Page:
Assuring healthy development of children is essential for societal achievement of their full health, social, and economic potential (Metzler et al. 2017). Adverse childhood experiences including trauma have negative effects on education, employment, and income in adulthood (Hughes et al., 2017). Research on racial disparities shows black-Americans experience more and earlier exposure to trauma than white-Americans (Umberson, 2017). Nationally, more than 46% of youth have had at least one adverse experience, 22%, two or more (Chandler, 2017). When living in urban Washington-DC, 47% of youth experience traumatic events, including parental incarceration or death, witnessing or being victims of violence, or living with suicidal, drug-addicted, maltreating family-member (National Survey of Children's Health, 2016). Untreated traumas lead to negative long-term health and mental health outcomes for children/adolescents and their families (Finkelhor, 2015). To mitigate trauma in an integrated approach (Myers et al., 2015), a non-profit mental health agency has partnered with multiple schools and community agencies, implementing an evidence-based mental health intervention for youth within schools in Washington-DC. Subsequently, some children/adolescents reduced their trauma symptoms, while others struggled, as their parental-caregivers did not engage with schools or community-based services, often due to their own traumas known to compromise parenting efforts intergenerationally (Voncina et al., 2017; Widom & Wilson, 2015). To strengthen the trauma-informed support to these urban youth (6-17 years) and families, in 2016 this community agency implemented, a home-based mental health program, adapting an evidence-based, Trauma Adapted Family Connections (TA-FC) intervention-model (Collins et al., 2011; Collins, 2012; Collins et al., 2015). Pearlin’s (1981, 2005) theoretical stress model for reducing cumulative racially-patterned social disadvantages justifies the application of home-based TA-FC. This study hypothesizes that participation in the home-based program will improve well-being outcomes in District children and their families, and investigates change in domain-outcome data for past two years of this 5-year federally-funded (SAMHSA/NCTSN) intervention.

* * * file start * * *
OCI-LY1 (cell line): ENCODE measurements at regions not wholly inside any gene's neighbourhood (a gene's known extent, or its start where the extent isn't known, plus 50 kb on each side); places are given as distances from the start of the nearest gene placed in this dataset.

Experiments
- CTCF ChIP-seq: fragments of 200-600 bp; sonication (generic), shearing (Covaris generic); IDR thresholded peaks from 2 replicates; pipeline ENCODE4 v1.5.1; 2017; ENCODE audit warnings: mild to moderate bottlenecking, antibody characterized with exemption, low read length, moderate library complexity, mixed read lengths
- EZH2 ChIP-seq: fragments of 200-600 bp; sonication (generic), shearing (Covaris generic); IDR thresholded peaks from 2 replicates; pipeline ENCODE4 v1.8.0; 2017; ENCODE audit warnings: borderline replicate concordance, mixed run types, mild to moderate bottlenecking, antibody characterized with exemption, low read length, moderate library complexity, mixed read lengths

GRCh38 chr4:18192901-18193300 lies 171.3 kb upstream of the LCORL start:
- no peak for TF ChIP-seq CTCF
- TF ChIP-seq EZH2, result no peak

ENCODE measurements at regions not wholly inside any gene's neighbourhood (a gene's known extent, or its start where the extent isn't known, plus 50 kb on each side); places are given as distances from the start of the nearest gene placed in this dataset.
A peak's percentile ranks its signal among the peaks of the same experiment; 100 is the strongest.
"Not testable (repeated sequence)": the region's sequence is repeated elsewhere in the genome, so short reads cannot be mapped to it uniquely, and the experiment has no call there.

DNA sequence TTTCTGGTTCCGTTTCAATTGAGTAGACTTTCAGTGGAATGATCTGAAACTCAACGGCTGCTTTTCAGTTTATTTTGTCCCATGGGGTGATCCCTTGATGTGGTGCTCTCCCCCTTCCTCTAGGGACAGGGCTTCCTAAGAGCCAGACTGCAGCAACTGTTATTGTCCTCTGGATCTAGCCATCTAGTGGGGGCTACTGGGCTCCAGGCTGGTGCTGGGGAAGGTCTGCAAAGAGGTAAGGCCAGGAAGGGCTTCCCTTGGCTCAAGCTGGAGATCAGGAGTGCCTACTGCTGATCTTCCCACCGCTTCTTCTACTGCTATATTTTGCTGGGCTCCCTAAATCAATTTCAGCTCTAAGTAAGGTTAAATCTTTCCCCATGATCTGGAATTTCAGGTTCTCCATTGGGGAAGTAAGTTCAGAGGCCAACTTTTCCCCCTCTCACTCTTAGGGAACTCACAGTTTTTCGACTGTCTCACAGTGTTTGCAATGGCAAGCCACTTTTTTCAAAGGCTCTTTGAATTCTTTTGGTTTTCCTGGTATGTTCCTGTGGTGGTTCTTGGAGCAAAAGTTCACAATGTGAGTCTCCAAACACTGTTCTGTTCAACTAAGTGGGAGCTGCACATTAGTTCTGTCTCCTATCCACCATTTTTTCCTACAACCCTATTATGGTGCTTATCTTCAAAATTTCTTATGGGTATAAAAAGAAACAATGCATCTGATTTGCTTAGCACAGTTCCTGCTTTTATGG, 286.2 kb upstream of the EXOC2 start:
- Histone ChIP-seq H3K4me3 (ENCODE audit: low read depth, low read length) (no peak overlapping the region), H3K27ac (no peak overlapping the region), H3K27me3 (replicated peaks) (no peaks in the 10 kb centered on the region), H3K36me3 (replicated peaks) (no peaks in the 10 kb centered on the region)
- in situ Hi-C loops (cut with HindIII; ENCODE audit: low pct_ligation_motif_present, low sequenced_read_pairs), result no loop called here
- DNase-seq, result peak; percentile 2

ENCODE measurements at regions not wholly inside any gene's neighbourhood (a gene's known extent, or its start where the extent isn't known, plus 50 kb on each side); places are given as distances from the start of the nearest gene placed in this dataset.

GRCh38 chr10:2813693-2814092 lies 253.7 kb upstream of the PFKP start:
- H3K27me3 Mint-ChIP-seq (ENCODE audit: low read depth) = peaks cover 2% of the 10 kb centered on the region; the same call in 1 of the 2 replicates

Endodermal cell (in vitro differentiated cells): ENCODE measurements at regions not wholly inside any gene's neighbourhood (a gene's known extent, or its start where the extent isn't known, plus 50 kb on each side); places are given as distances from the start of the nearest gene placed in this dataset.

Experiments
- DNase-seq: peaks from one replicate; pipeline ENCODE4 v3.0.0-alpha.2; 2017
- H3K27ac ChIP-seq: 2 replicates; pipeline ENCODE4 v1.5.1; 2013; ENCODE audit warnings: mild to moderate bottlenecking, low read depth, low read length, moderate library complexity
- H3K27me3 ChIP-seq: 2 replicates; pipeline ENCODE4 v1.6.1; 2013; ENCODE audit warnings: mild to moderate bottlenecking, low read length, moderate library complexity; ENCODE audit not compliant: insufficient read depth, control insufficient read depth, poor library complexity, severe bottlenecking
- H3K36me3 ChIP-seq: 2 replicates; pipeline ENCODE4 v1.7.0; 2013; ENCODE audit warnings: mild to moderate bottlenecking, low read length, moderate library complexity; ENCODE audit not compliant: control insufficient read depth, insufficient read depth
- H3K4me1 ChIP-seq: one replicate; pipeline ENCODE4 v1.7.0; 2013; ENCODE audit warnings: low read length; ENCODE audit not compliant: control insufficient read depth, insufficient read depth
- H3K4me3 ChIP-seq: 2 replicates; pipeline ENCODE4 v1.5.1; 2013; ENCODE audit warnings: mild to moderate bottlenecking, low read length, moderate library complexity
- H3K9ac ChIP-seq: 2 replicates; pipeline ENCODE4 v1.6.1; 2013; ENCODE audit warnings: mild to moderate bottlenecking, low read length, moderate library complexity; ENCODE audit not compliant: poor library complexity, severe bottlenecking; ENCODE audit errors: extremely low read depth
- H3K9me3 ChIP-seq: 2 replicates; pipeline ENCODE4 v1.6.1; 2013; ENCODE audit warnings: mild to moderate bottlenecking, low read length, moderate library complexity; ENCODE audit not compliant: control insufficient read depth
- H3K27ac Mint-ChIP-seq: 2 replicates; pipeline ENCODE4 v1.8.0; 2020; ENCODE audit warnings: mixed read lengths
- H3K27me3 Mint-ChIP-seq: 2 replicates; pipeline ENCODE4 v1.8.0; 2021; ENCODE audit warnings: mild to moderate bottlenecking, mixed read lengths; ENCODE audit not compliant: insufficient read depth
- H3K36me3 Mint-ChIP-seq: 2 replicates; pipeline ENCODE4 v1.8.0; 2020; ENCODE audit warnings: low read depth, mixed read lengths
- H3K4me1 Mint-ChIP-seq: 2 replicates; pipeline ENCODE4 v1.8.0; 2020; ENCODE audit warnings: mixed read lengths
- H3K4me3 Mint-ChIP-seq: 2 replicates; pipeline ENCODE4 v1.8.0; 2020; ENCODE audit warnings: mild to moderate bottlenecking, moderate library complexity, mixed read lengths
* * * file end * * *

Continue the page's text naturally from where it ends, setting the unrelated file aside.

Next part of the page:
Methods: The Institutional Review Board of the university-partner approved the external program-evaluation of the TA-FC implementation with predominantly African American and Latino families (N=68 to date) with low SES in the District. The study-design uses pre-post evaluation with parametric and nonparametric statistical methods for analysis. Well-being outcome-domains include PTSD, depression, child behavior, parent-child communication, and family resources. Additional presentation includes intervention logic-model, enrollment-protocol, sample-characteristics, data collection, and reliability of standardized outcome-measures.
Results: Forty-five youth and families completed a full-dose of home-based intervention to date. Parental-caregivers were exposed to around 10 stressful life events (using PCL-5, criterion A). Significant (p<0.05) improvements are seen on child-PTSD symptoms (with CPSS), and behavioral strengths and difficulties (with SDQ), and parental-depression (with MFQ), parental-PTSD (with PCL-5), parental-communication with child (with PACS), and selected family needs (with FRS-R). Less improvement is seen on child-depression (with MFQ) and child-communication with parent (with PACS). Additional discussion includes implications for therapeutic practice, current study limitations, and further directions in research evaluation strategies.
Conclusions: Providing a home-based, trauma-informed, effective mental health support to racially and economically disadvantaged families increases the likelihood that the negative impact of trauma on children/adolescents is identified and their well-being-needs are addressed.